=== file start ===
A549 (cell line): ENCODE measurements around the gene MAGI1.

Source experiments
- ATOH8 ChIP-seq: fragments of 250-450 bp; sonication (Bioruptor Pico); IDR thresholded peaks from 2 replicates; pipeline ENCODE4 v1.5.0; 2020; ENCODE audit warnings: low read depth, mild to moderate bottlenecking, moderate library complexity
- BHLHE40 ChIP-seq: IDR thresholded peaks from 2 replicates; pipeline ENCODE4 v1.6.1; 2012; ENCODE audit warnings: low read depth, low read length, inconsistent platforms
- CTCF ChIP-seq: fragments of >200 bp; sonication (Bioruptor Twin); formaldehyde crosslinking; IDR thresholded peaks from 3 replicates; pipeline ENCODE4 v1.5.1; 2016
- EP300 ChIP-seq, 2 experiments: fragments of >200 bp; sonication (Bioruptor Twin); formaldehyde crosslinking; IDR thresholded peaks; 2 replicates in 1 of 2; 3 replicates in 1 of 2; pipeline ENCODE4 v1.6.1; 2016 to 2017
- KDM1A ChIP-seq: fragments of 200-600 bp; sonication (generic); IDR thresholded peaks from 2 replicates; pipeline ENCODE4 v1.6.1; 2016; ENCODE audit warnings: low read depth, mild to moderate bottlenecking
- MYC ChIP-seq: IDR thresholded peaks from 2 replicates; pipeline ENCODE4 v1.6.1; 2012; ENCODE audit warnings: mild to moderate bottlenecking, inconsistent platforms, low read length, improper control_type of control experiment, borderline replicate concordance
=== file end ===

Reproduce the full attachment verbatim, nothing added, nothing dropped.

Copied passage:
A549 (cell line): ENCODE measurements around the gene MAGI1.

Source experiments
- ATOH8 ChIP-seq: fragments of 250-450 bp; sonication (Bioruptor Pico); IDR thresholded peaks from 2 replicates; pipeline ENCODE4 v1.5.0; 2020; ENCODE audit warnings: low read depth, mild to moderate bottlenecking, moderate library complexity
- BHLHE40 ChIP-seq: IDR thresholded peaks from 2 replicates; pipeline ENCODE4 v1.6.1; 2012; ENCODE audit warnings: low read depth, low read length, inconsistent platforms
- CTCF ChIP-seq: fragments of >200 bp; sonication (Bioruptor Twin); formaldehyde crosslinking; IDR thresholded peaks from 3 replicates; pipeline ENCODE4 v1.5.1; 2016
- EP300 ChIP-seq, 2 experiments: fragments of >200 bp; sonication (Bioruptor Twin); formaldehyde crosslinking; IDR thresholded peaks; 2 replicates in 1 of 2; 3 replicates in 1 of 2; pipeline ENCODE4 v1.6.1; 2016 to 2017
- KDM1A ChIP-seq: fragments of 200-600 bp; sonication (generic); IDR thresholded peaks from 2 replicates; pipeline ENCODE4 v1.6.1; 2016; ENCODE audit warnings: low read depth, mild to moderate bottlenecking
- MYC ChIP-seq: IDR thresholded peaks from 2 replicates; pipeline ENCODE4 v1.6.1; 2012; ENCODE audit warnings: mild to moderate bottlenecking, inconsistent platforms, low read length, improper control_type of control experiment, borderline replicate concordance